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No 6344

Thursday 24 April 2014

Vol cxliv No 27

pp. 457–494

Report of Discussion

Tuesday, 18 March 2014

A Discussion was held in the Senate-House. Pro-Vice-Chancellor Professor Lynn Gladden was presiding, with the Registrary’s Deputy, the Junior Proctor, the Deputy Senior Proctor, and four other persons present.

The following Reports were discussed:

Joint Report of the Council and the General Board, dated 4 March and 5 February 2014, on student membership of the two bodies (Reporter, 6341, 2013–14, p. 424).

CUSU – Cambridge University Students Union

GU – Graduate Union

PdOC – Postdocs Of Cambridge

Mr D. A. Weldon (Coordinator, Cambridge University Students Union):

Deputy Vice-Chancellor, I speak today as the Coordinator of the Cambridge University Students Union, a sabbatical position to which I was elected in 2012, and re-elected in 2013.

My position is a wide-ranging one within the union, which positions me well to identify areas for improvement and change. I thoroughly welcome the recommendations regarding election to the central bodies contained within this Report, which serve in large part to fix the technical problems regarding eligibility for these positions which arose during the CUSU-GU Elections 2013 and which had unfortunate consequences – including for example, the need to hold a bye-election for the undergraduate position on the General Board in 2013 which saw a candidate elected to this body in an election with a turnout of just 3% of all undergraduate students compared to the turnout of 19.4% from amongst all students in the main CUSU elections that year.

The central bodies are of great importance within the University’s governance structure and provide vital relevance to organizations such as the students’ unions, which exist to represent students’ interests across the breadth of the University’s governance. Making these technical changes, and cementing the relationship between the students’ unions and the University in Special Ordinance will be of great benefit to both the students’ unions and the University in ensuring that students are represented throughout the governance of the central University.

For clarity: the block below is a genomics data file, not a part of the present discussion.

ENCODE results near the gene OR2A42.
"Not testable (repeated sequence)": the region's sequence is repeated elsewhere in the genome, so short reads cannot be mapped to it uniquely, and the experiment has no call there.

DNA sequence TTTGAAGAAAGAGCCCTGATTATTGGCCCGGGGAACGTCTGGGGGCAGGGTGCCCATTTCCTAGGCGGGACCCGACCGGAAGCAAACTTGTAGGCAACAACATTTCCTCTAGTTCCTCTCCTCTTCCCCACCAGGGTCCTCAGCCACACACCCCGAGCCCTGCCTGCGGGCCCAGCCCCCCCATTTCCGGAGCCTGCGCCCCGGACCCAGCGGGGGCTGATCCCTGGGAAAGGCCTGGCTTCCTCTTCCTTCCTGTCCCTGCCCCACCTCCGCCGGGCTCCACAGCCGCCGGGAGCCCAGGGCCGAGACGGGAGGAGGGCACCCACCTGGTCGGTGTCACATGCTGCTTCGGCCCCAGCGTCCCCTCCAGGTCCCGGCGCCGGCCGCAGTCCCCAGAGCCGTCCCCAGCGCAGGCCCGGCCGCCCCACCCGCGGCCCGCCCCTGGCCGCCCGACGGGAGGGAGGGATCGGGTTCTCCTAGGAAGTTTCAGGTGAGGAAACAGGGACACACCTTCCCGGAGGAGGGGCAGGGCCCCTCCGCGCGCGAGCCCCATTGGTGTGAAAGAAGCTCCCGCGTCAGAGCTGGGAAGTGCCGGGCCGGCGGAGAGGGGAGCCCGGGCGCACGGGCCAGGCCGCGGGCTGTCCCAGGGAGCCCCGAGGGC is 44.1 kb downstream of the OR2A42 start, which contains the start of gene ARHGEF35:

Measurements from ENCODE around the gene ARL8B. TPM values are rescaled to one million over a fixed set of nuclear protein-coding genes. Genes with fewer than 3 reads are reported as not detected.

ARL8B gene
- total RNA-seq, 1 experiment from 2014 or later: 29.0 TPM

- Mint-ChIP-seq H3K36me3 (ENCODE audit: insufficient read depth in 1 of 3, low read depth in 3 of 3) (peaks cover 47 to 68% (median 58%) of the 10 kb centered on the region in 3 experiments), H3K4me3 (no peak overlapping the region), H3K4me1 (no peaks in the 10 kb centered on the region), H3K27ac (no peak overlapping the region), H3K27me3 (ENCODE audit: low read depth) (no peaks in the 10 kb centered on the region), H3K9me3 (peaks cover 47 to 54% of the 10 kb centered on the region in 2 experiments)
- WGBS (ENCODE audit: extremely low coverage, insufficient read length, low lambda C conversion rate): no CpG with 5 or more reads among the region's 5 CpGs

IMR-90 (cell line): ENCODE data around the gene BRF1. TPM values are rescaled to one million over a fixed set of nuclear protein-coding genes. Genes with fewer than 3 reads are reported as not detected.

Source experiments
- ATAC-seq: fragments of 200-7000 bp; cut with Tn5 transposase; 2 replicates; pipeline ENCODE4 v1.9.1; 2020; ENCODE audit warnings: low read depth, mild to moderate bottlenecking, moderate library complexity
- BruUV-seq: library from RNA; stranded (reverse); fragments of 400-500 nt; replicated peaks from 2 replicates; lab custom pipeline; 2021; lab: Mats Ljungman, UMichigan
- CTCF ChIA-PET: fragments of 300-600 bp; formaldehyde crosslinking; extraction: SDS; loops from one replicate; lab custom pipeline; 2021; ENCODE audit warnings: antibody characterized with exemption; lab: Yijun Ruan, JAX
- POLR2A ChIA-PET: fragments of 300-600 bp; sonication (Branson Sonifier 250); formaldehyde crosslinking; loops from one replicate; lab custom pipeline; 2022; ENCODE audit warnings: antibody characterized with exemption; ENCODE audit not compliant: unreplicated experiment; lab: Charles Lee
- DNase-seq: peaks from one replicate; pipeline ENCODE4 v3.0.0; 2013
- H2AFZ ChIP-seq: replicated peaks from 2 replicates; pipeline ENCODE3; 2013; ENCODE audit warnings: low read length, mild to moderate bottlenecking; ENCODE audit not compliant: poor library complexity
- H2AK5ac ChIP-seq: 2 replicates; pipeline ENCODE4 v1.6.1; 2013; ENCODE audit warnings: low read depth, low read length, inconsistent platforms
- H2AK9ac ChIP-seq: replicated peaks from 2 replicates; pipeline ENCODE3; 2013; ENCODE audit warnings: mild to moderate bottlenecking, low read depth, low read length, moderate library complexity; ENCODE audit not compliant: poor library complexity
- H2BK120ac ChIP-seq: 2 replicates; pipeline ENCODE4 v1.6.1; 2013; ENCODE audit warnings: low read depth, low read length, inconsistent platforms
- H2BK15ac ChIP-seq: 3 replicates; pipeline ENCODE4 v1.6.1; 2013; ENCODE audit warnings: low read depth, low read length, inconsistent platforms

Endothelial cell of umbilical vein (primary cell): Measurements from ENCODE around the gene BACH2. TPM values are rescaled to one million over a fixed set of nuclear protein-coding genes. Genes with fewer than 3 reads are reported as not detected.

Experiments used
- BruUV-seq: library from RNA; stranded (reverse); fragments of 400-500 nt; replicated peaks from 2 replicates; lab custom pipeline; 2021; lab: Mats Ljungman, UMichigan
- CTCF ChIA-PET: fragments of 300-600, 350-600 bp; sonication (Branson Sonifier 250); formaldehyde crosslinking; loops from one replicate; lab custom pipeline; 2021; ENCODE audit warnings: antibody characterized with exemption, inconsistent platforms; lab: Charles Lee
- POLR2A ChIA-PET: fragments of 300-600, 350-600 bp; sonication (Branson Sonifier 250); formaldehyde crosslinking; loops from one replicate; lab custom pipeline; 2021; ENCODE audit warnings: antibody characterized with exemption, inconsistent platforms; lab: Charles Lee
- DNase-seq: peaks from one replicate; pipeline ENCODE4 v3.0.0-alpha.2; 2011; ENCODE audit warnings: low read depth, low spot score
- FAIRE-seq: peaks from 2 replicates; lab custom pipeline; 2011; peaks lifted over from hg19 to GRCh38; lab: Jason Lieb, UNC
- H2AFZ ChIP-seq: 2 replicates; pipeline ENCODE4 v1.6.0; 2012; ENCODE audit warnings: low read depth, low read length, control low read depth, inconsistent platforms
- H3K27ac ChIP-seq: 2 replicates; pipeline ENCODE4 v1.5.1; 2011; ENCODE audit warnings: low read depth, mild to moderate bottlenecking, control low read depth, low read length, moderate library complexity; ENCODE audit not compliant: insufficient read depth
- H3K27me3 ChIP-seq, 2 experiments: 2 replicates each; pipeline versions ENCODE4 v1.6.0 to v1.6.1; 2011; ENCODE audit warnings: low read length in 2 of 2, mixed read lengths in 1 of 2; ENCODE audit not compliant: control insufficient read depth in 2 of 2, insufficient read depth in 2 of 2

This is a positive step for the Collegiate University, and I also ask that the University seeks to continue this work in reviewing areas of University governance in the future.

This year, CUSU (previously referred to as the SRC, and the CSU), turns fifty; and it is unfortunate that this should coincide with a year in which our elections saw fewer candidates than expected and a lower than usual turnout in our elections of 14.1% compared with almost 20% the year before, and just slightly below the national average of 16%.

However, speaking on behalf of my team of sabbatical officers, it is not our job to bury our heads in the sand and ignore the challenges that face the students’ union. Indeed, it is our job to – professionally and without undue drama or hyperbole – assess these challenges and devise a plan to address them for future generations of students.

The students’ unions have changed significantly since their foundation in the 1960s, and so too has the student body. The University’s student body today is a brilliantly diverse mixture of individuals aged from 16 to over 60, and from over 140 countries. Whilst here, they are grouped into 31 College communities, all the while being members of the central University community, as well as Departmental, Faculty, School, society, and other communities.

As students continue to pay more for their education, they are rightly demanding more of the University and more of their students’ unions. Students’ unions in Cambridge are challenged to meet these demands – for example, we lack a large central space to welcome our members and provide the services they demand; and in an age of ever-changing digital communications, we are not well-resourced at present to communicate with the entire breadth of our members. However, we plan to tackle these challenges, amongst others, head on, as we shall demonstrate with the launch of CUSU’s first ever strategic plan in the coming weeks.